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Small business property guide: valuations

Thursday, March 03, 2016

There are many different reasons why you might need a valuation of a business property. You might need to establish the security for a loan. If you are thinking of buying, selling or renting a property, you might want an indication of the likely price. A valuation may be needed for incorporation in your accounts or in a prospectus and you may need a figure for insurance purposes.

Given the wide range of purposes that a valuation may be used for, it is a complex professional exercise and there is no such thing as a single valuation for a property, applicable for all purposes.

Valuations are produced on different assumptions – and may come up with different answers – depending on their purpose. For this reason a competent and impartial valuation is essential and RICS has a register of qualified, regulated valuers to assure the quality of valuations.

Why valuations are important

Valuations underpin nearly all financial decisions from home mortgages to major investment and corporate finance transactions. Robust practice standards form the basis of high quality valuations. RICS is the world’s leading organisation for valuation professionals and is respected by employers and clients the world over. As a client of an RICS registered valuer, you should expect to receive the highest level of service from them.

What should I expect from an RICS valuation?

As a client you should expect the following level of service from your RICS registered valuer:

• openness and transparency – all RICS registered valuers are required to make full disclosure and avoid conflicts of interest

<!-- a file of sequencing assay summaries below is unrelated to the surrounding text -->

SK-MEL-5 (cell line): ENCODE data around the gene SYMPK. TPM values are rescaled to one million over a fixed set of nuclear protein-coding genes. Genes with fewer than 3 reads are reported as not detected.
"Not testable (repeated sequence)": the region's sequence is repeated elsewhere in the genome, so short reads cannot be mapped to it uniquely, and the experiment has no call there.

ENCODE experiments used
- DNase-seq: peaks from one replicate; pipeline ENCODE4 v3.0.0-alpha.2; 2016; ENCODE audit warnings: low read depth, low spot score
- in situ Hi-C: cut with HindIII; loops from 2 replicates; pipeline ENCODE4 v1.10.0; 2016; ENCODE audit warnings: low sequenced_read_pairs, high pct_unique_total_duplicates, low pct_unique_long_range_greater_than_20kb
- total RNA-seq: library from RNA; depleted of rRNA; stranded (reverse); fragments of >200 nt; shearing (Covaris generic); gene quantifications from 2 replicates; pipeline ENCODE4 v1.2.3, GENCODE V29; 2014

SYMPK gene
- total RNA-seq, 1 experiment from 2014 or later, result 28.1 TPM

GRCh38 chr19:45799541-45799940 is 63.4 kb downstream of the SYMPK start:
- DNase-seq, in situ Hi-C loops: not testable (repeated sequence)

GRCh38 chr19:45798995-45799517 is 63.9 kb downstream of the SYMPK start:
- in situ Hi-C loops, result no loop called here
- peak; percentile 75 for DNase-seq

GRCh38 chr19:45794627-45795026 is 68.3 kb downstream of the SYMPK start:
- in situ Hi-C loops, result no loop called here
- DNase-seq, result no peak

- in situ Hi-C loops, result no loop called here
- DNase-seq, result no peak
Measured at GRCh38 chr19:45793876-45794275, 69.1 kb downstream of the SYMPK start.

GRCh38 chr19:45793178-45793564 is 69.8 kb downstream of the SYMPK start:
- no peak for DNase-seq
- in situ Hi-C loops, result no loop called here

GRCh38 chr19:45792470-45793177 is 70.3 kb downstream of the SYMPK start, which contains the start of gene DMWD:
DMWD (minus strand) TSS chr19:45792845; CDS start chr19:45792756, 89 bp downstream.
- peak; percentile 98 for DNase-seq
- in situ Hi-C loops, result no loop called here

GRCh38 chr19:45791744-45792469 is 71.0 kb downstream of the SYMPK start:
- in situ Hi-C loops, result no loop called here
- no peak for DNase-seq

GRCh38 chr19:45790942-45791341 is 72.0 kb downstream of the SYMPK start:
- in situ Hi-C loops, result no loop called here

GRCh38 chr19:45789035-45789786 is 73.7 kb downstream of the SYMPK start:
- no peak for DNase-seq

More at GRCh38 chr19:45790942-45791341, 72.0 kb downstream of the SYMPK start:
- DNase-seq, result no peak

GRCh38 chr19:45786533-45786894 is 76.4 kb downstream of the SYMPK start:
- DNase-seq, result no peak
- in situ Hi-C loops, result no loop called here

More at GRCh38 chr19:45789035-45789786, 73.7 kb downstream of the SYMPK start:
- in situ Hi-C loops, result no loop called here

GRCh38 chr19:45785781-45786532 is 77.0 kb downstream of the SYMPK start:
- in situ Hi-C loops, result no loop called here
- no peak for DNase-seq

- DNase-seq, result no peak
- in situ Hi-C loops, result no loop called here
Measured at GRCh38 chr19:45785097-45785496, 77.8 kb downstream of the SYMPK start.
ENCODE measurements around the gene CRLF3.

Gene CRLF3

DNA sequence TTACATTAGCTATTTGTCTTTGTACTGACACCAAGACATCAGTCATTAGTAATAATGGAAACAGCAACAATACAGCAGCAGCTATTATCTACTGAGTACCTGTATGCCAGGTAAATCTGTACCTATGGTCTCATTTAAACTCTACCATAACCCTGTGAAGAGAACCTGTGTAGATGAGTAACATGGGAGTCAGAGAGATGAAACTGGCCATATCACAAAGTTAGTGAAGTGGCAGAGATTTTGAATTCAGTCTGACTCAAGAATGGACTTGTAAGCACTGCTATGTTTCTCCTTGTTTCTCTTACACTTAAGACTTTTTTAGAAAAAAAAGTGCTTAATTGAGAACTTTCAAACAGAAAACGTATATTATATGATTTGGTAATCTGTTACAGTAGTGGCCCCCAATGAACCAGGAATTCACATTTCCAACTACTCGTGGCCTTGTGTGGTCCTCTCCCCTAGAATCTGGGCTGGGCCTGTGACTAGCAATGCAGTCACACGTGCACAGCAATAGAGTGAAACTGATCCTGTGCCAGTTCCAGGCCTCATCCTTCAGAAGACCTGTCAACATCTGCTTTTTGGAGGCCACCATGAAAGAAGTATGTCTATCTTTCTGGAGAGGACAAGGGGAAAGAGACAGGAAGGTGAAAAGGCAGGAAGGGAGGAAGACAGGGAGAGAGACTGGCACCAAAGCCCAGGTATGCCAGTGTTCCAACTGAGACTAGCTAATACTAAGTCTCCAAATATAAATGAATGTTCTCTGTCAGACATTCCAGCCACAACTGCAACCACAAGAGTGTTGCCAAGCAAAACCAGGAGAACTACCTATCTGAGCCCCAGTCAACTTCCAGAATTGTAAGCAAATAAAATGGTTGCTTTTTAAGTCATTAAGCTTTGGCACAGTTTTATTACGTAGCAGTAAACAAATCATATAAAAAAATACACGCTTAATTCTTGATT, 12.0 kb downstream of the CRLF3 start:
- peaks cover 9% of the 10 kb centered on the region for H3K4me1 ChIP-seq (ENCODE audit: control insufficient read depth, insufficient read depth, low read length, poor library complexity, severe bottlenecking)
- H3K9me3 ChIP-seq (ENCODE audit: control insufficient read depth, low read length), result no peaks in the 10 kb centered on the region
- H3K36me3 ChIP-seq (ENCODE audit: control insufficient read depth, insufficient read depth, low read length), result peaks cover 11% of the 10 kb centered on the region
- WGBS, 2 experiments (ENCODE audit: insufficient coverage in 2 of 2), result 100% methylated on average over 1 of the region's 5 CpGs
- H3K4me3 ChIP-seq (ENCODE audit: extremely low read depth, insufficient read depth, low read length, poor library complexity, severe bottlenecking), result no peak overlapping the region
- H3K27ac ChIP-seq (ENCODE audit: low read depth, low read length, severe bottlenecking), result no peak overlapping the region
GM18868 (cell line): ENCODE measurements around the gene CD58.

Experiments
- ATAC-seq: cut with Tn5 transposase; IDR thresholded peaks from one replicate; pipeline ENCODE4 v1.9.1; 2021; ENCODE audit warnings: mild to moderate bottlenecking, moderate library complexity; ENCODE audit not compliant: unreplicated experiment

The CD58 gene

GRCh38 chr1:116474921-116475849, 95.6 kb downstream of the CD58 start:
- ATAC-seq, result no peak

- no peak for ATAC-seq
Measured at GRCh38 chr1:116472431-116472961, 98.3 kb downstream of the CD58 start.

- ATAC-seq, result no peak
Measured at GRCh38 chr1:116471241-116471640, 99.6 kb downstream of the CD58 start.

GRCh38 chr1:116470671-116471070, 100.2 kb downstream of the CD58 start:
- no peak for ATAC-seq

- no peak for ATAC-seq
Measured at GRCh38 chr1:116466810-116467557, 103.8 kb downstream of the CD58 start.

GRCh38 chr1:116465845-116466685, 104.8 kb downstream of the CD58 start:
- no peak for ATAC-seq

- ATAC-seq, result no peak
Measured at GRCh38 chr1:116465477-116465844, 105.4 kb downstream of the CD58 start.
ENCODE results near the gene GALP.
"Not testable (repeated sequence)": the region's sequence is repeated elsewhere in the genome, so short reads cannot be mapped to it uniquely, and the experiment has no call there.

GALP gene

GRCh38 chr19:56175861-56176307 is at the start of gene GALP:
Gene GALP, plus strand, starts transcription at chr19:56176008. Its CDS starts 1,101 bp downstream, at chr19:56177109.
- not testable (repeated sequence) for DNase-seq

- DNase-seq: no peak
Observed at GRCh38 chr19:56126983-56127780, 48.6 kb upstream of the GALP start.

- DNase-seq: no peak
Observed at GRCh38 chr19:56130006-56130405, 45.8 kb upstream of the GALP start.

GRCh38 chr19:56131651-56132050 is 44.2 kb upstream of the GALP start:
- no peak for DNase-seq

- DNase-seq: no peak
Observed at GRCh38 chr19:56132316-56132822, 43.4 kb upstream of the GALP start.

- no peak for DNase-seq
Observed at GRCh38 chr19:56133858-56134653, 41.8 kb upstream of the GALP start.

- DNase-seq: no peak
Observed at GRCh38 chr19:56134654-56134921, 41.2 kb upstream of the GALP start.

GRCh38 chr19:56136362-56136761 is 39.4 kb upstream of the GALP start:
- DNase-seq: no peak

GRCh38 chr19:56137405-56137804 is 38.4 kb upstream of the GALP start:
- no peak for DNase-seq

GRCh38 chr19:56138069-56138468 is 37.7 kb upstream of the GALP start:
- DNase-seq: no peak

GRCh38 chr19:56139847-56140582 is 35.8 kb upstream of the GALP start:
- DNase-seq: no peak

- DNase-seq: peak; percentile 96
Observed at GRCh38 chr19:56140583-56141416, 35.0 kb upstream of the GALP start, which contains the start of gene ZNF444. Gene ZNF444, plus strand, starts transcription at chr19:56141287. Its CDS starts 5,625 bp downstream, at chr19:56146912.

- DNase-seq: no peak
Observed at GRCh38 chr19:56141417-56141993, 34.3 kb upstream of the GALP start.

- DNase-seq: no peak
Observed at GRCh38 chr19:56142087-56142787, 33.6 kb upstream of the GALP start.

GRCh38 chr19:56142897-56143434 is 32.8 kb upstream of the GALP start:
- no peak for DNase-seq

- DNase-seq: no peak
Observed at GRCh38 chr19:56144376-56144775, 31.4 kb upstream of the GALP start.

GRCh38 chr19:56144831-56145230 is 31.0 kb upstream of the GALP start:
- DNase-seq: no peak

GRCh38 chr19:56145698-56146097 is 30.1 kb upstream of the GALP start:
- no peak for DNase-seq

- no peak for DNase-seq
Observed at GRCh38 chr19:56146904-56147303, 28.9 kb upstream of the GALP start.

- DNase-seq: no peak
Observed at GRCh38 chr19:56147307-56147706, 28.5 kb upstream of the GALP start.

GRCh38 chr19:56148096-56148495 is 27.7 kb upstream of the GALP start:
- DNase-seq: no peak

• clear reporting – RICS valuers are experts in their fields and provide clear reports based on diligent investigations, market commentary and analysis

• International Valuation Standards – all RICS valuers are regulated to International Valuation Standards

• world class regulation – firms that carry the strapline ‘Regulated by RICS’ are required to have appropriate levels of professional indemnity insurance and a complaints handling procedure.

What information will the valuer need?

Valuation is a professional opinion based on a range of physical, legal and financial information about the property and the market in which it sits. A basic rule of thumb is that the more information the valuer has the more accurate the valuation is likely to be.

Many of these are obvious such as the basic measurements and locational details of the property. However the valuation also depends on information such as: a clear understanding of what is being valued (are plant and fixtures to be included?). Clarity on the purpose of the valuation: what leases – if any – are involved? Your chartered surveyor will set out the requirements.

What is not covered by a valuation?

A valuation is not a building survey. The valuer will take account of what he sees of the general condition of the building, but will not undertake a detailed investigation for defects.

May I use the results of a valuation as I like?

No. A valuation is produced for a specific client, a specific purpose and is based on specific assumptions. To use it in a different context could be misleading. You will need to agree with your valuer at the outset how the report is to be used.

How do I agree the valuation fee?

Fees will depend on the nature and scale of the work, so discuss this at the outset with your chartered surveyor, who is required to give you a written note of his or her fees in advance of the valuation. As qualified and experienced property professionals, chartered surveyors are bound by RICS global ethical standards. They are also required to carry professional indemnity insurance for your protection in the very unlikely event of negligence. Do remember that there is an inevitable element of opinion in any property valuation.

How do I contact an RICS registered valuer?

You can find your local RICS registered valuer by visiting ricsfirms.com.